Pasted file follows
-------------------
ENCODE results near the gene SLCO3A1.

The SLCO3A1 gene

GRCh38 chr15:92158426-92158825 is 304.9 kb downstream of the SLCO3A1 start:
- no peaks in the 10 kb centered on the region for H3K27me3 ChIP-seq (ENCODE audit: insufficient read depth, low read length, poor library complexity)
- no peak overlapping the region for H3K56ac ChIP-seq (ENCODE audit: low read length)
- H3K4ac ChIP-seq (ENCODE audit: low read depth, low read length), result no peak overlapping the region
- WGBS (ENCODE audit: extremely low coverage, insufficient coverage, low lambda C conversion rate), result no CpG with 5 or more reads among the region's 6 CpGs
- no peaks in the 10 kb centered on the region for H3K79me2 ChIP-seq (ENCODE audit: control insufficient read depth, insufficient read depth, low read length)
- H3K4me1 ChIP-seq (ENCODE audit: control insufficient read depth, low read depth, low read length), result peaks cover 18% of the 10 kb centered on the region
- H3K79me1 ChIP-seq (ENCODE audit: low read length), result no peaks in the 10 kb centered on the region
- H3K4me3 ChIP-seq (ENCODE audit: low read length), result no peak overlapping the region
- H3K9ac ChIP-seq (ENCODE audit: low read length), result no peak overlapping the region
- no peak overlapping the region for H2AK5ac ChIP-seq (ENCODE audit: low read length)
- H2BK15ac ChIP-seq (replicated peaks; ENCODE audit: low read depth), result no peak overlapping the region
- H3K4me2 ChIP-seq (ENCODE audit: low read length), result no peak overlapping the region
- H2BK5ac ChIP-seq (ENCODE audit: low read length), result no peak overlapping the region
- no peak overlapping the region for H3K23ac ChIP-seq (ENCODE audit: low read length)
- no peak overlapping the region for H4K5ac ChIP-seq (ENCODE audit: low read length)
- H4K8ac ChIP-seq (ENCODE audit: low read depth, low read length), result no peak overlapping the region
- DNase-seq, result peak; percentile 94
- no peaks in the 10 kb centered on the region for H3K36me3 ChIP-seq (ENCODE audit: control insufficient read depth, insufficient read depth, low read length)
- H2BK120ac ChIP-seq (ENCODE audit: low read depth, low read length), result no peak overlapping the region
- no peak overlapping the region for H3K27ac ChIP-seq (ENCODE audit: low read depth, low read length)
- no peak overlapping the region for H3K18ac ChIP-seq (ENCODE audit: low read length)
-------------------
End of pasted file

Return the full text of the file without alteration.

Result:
ENCODE results near the gene SLCO3A1.

The SLCO3A1 gene

GRCh38 chr15:92158426-92158825 is 304.9 kb downstream of the SLCO3A1 start:
- no peaks in the 10 kb centered on the region for H3K27me3 ChIP-seq (ENCODE audit: insufficient read depth, low read length, poor library complexity)
- no peak overlapping the region for H3K56ac ChIP-seq (ENCODE audit: low read length)
- H3K4ac ChIP-seq (ENCODE audit: low read depth, low read length), result no peak overlapping the region
- WGBS (ENCODE audit: extremely low coverage, insufficient coverage, low lambda C conversion rate), result no CpG with 5 or more reads among the region's 6 CpGs
- no peaks in the 10 kb centered on the region for H3K79me2 ChIP-seq (ENCODE audit: control insufficient read depth, insufficient read depth, low read length)
- H3K4me1 ChIP-seq (ENCODE audit: control insufficient read depth, low read depth, low read length), result peaks cover 18% of the 10 kb centered on the region
- H3K79me1 ChIP-seq (ENCODE audit: low read length), result no peaks in the 10 kb centered on the region
- H3K4me3 ChIP-seq (ENCODE audit: low read length), result no peak overlapping the region
- H3K9ac ChIP-seq (ENCODE audit: low read length), result no peak overlapping the region
- no peak overlapping the region for H2AK5ac ChIP-seq (ENCODE audit: low read length)
- H2BK15ac ChIP-seq (replicated peaks; ENCODE audit: low read depth), result no peak overlapping the region
- H3K4me2 ChIP-seq (ENCODE audit: low read length), result no peak overlapping the region
- H2BK5ac ChIP-seq (ENCODE audit: low read length), result no peak overlapping the region
- no peak overlapping the region for H3K23ac ChIP-seq (ENCODE audit: low read length)
- no peak overlapping the region for H4K5ac ChIP-seq (ENCODE audit: low read length)
- H4K8ac ChIP-seq (ENCODE audit: low read depth, low read length), result no peak overlapping the region
- DNase-seq, result peak; percentile 94
- no peaks in the 10 kb centered on the region for H3K36me3 ChIP-seq (ENCODE audit: control insufficient read depth, insufficient read depth, low read length)
- H2BK120ac ChIP-seq (ENCODE audit: low read depth, low read length), result no peak overlapping the region
- no peak overlapping the region for H3K27ac ChIP-seq (ENCODE audit: low read depth, low read length)
- no peak overlapping the region for H3K18ac ChIP-seq (ENCODE audit: low read length)